By the Washing of Water
How the tension and confusion must have seeped into the room as their Master took off His outer garment and knelt over the basin. Accustomed to His social rule breaking, but baffled nonetheless, they watched with raised eyebrows. One by one, He washed each of their feet.
Did one or another feel embarrassment about the size or grime of their limbs? Did they recoil involuntarily at His touch? On He went regardless, the warmth of the water, the pressure of His hands on their aching soles.
Soothing, awkward, vulnerable, the washing smoothed away the dust worn into the feet He created. He had knit those limbs together in the womb with care and purpose and a future. Now He held them, weary and filthy from the world.
The only one who spoke was Peter. With pent-up cry, he voiced the indignation that had been shuffling between their glances.
When Jesus came to Simon Peter, Peter said to him, “Lord, are you going to wash my feet?”
Jesus replied, “You don’t understand now what I am doing, but someday you will.”
“No,” Peter protested, “you will never ever wash my feet!”
Can you hear the “never, ever” of his words? But the Lord insisted. Not his whole body — that would soon be accomplished on the cross. Just his feet. The weary sore soles that had the most contact with the road.
I feel this. My soles aren’t weary and covered in dust (generally), but my soul often is. Reading bad news, moving from one crisis of small (or medium) children to the next, scrolling through people’s strong opinions on Facebook, navigating complicated situations with family and friends. The road is not kind to a soul, is it?
I used to read this section and think of how often I need the Lord to wash my feet. How often I need the dust of the road to be washed off, to spend time in the Word and let it purge the grime from my soul. “Please Lord,” I would pray, “wash me again.”
But notice what Jesus says to His group of followers, “If I then, your Lord and Teacher, have washed your feet, you also ought to wash one another’s feet” (John 13:14). Did they look around then at all the people they had worked with for three years and would have never thought to do such menial things for, and think, “Really?”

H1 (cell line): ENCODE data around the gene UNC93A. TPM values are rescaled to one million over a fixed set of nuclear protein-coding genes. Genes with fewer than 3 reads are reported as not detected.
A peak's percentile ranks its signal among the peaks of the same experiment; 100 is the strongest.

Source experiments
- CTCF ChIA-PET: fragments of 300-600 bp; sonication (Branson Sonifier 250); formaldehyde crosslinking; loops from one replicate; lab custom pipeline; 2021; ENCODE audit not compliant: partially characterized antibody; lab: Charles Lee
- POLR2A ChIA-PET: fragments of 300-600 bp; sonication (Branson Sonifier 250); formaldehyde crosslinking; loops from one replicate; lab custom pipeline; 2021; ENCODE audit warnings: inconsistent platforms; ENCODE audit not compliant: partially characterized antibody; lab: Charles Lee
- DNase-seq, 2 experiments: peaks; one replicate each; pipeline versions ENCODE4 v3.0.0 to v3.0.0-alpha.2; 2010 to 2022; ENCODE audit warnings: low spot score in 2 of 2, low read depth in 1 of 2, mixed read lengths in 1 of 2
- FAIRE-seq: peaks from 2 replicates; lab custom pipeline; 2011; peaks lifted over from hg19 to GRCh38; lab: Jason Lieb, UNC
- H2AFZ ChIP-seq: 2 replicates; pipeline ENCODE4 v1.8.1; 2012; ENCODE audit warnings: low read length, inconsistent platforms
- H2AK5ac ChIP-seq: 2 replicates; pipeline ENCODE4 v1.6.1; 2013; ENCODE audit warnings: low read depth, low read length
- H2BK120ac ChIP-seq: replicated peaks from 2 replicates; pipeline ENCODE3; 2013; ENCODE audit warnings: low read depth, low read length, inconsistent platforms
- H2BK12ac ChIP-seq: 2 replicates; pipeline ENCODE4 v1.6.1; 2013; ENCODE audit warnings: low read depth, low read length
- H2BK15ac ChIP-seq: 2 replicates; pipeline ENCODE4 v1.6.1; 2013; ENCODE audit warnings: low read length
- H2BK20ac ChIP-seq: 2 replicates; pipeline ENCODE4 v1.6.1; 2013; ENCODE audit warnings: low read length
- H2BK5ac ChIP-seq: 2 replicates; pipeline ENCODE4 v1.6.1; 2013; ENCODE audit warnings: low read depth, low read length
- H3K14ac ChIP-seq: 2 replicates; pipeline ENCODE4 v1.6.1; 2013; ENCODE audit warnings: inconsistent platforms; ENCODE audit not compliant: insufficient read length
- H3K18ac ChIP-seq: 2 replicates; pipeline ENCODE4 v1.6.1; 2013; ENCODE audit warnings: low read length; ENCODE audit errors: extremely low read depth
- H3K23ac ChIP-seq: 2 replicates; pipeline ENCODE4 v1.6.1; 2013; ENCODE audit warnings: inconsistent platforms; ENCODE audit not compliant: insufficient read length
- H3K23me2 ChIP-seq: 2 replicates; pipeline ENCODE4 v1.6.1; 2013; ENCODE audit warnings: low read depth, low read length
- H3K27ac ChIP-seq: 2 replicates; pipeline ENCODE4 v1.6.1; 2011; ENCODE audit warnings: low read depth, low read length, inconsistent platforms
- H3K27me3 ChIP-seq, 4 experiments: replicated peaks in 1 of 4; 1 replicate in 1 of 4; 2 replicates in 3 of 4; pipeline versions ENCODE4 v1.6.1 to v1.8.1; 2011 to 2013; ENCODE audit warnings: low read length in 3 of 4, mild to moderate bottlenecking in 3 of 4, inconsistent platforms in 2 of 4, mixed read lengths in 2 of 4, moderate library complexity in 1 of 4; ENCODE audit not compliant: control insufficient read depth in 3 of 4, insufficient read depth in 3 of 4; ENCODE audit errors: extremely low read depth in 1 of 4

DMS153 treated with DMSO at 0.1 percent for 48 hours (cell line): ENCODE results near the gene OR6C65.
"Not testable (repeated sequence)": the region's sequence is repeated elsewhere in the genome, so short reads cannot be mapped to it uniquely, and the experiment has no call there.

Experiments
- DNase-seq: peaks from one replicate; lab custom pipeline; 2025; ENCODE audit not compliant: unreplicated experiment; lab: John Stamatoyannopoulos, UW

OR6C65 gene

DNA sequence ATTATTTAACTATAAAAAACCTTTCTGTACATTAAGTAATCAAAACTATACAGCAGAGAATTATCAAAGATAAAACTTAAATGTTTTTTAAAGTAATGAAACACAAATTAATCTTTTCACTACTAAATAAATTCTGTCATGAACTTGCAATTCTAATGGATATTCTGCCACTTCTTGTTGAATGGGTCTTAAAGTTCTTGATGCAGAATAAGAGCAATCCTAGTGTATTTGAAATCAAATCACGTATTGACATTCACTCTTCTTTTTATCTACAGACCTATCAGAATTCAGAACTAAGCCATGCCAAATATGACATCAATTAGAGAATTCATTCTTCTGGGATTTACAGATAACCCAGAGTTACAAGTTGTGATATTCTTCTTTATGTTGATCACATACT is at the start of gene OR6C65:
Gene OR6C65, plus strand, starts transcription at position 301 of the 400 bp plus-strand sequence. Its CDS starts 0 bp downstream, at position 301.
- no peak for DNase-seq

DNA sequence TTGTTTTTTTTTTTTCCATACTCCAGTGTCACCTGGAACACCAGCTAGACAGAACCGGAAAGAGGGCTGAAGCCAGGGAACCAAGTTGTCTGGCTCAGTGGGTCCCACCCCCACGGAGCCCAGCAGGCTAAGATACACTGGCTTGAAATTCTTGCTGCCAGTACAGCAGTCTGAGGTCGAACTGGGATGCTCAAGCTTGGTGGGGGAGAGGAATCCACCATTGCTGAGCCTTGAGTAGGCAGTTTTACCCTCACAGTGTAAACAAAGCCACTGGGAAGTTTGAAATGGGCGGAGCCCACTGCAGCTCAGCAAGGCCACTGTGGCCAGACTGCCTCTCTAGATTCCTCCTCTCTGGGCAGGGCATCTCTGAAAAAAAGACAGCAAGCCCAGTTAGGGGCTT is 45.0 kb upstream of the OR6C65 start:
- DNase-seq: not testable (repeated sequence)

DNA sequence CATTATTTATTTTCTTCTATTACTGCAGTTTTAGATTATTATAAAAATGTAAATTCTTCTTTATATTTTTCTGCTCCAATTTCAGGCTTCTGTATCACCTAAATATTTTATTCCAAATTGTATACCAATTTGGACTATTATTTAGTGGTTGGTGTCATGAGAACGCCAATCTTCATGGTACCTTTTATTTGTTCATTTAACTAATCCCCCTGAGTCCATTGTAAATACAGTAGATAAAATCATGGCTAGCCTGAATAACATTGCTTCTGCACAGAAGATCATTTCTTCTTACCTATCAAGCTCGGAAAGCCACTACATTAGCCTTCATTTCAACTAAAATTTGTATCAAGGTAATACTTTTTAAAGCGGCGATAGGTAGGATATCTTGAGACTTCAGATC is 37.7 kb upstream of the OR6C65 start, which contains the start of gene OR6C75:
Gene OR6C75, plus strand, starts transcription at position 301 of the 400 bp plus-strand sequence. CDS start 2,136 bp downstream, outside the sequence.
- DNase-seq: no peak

Perhaps they, like I, wished He had said, “What I have done physically, the Holy Spirit will do spiritually.” Or something like that. Anything but a command to be vulnerable with other people. Anything but an example to follow that requires me to give and need.
Please Lord, You do it.
But this past year, the Lord said “No.” And in the vacuum left by this “no,” I found a treasure. A friend that did the washing I needed. I won’t embarrass her, but I had no idea how much I was missing by not having another soul that would come close, see my troubles and shortcomings, and love me still. Just chatting with her is like a balm for my soul.
It was just a Spirit-moved, awkward, clunky text to another writer I admired. “Hey, I’ve known you for years and I love your writing. Can we be friends — like for real?” It felt like the first day of kindergarten. But she said yes! So we did. And turns out, she needed me too. Sure, it was awkward at first. But we kept at it.
Then one night, when I would have nursed my sorrow and been overcome with the burdens of life, I texted her. She was there. She listened while I poured out my heart and troubles in choking, choppy messages. Prose that made my writer’s soul recoil. And she heard. Washing my feet, she soothed my sore soul with words of affirmation and gentle comfort. And soon, she texted me in a crisis of her own and I had the honor of sitting with her for the day.
The thoughts of my heart are simple today. Dear strong, lonely sister, I would love for you to have a friend like this. And I believe that was the point of Jesus’ command. Ephesians 5:26 says that Christ “cleanses” us by the “washing of water with the word.”
Where do those washing words come from? They come from His Word. They come in songs on the radio and hymns we know by heart and spiritual sayings that we read in Scripture, hear from the platform, and are soothed by when a dear friend shares from the heart. Washing each other’s feet. In short, Jesus expects us to need Him and need each other.
True friendship between believers is like fertilizer in the health of the whole church. Too many of us needlessly go through life without such a friend. Could you be this kind of foot-washing, soul-renewing, trustworthy friend for someone in your life?
Maybe the Lord has already pointed someone out to you and you are thinking of her now. You could begin chatting and building a relationship, praying to see if this friendship could deepen, but you hold back. You are still begging the Lord for help and understanding, asking Him to wash your feet and getting no for an answer like I was.
Thankfully, perfection, experience, and confidence are not needed. Just vulnerability and problems. And we all have those, don’t we?
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